Out of the shadows.
Shimano's RD-R9100 Dura Ace Rear Derailleur incorporates the Shadow design that made its debut on their mountain bike drivetrains. This low-profile construction better tucks the derailleur body beneath the cassette for more stable shifts, quicker wheel changes, and less exposure to possible damage in a crash. It also keeps a consistent distance between the upper pulley and the cogs across the entire gear range for more precise and reliable shifts on wide range cassettes.
Compatible with Shimano 11-speed road drivetrains.
- Low-Profile Shadow RD Design
- Largest Cog Size: 30T
- Minimum Cog Size: 11T
- Maximum Chainring Difference: 16T
- Total Capacity: 35T
Ordered by Most Relevant First
Superb function. Gorgeous to look at.
Seal Beach, Ca
I'm an older, semi-fast recreational road rider with over 30 years experience with top of the line group sets. These include Campy, Shimano and even Suntour. I had a full Dura Ace 7900 group on my Litespeed Archon T1 and the shifting was dialed. In fact everything worked so damn well. But then I decided to do an upgrade to a Dura Ace 9100 mechanical group, mostly because I just dig the hell out of the way it looks. After I installed, adjusted and rode the new set up, I was just amazed that the front and rear shifting was far better than the 7900 group. Another thing that I'll have to wait to verify, but the drivetrain is silent. I haven't had much riding time on it, maybe 150 miles and haven't lubed the Dura Ace chain yet. It still has the packing grease. I'll see what it sounds like when I lube it.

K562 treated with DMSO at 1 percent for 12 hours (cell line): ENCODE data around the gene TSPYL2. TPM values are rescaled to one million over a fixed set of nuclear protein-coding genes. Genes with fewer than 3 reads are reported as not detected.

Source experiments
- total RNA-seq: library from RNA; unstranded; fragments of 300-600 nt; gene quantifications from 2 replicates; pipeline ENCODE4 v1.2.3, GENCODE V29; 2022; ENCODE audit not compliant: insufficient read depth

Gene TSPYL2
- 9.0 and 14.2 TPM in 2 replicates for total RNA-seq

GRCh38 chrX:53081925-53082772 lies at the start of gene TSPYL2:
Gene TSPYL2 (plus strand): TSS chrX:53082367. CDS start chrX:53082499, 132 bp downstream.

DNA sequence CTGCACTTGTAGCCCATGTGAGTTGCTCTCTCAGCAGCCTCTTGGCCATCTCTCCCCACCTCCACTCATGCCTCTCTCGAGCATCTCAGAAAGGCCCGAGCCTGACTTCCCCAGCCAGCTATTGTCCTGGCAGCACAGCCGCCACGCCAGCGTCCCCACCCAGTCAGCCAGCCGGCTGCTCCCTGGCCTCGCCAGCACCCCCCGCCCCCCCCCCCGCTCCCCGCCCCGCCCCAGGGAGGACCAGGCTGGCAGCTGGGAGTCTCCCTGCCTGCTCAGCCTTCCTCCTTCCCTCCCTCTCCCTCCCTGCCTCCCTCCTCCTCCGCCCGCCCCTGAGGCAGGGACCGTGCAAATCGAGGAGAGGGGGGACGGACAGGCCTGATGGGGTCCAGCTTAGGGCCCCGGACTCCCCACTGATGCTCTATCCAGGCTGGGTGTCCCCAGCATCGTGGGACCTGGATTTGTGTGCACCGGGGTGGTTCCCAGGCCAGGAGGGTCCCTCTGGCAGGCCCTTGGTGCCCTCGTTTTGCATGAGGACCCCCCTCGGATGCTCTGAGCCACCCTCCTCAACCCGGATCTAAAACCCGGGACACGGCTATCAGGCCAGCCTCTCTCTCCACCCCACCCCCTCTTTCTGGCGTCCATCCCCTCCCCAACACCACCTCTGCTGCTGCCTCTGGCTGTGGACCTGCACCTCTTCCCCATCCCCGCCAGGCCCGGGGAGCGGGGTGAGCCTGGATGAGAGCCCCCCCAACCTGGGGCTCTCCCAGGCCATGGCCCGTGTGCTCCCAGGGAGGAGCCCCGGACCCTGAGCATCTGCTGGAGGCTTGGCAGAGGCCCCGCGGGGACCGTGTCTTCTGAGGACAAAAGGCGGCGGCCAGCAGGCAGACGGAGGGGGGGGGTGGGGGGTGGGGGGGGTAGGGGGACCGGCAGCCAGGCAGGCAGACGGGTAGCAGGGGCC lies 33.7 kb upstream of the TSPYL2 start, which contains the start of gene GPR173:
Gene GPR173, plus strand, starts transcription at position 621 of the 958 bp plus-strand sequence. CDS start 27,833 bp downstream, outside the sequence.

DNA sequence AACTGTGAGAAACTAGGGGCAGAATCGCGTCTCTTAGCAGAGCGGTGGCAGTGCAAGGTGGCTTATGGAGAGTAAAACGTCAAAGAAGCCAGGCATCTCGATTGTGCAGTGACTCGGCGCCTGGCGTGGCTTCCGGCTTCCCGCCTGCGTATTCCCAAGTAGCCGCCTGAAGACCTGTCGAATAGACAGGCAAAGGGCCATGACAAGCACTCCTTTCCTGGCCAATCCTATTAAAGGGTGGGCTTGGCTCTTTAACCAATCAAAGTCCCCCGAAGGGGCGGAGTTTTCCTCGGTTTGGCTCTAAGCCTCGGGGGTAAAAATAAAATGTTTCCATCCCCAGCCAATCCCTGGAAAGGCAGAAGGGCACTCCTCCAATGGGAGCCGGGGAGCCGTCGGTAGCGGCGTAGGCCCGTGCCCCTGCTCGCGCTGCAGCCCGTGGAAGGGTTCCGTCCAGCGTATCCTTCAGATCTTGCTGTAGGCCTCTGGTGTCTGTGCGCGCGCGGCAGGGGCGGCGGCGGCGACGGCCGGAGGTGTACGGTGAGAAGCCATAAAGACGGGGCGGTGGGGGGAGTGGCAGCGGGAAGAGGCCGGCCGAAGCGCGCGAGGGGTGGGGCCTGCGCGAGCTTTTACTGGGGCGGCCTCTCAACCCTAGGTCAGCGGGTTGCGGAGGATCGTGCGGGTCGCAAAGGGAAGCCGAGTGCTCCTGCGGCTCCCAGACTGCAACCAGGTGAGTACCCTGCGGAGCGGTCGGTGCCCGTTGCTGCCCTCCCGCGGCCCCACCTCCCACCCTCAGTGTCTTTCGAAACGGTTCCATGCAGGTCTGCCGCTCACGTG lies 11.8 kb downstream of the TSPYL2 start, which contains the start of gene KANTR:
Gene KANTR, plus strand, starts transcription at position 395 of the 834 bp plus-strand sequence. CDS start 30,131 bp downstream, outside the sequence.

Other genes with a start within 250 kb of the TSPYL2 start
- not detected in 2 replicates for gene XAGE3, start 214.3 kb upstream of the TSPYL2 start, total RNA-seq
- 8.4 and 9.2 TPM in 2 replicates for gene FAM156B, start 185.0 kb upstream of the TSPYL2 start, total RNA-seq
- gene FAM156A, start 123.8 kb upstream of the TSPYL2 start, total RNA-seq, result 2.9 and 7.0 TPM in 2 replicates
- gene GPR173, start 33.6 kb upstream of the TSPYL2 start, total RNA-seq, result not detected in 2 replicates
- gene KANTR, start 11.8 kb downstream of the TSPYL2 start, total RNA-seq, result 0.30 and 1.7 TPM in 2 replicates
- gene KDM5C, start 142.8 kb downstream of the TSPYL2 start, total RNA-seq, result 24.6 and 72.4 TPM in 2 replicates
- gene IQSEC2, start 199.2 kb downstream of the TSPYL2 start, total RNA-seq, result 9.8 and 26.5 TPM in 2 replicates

The reason I only gave 4 stars for value is that I'm pretty sure Ultegra would function just as well, but at 12 the price. The glossy finish on the Dura Ace makes me swoon.
Was this review useful to you? Yes
Thank you for your feedback.
Articles will open in new tab.
Comparing bottom bracket types and standards.
You wanna go fast? Join the ceramic revolution!
Make your upgrades count. Here's the equipment that will help you ride your bike faster.
Campagnolo vs. Shimano vs. SRAM: demystifying groupsets.
What to consider when selecting a crankset for your road bike.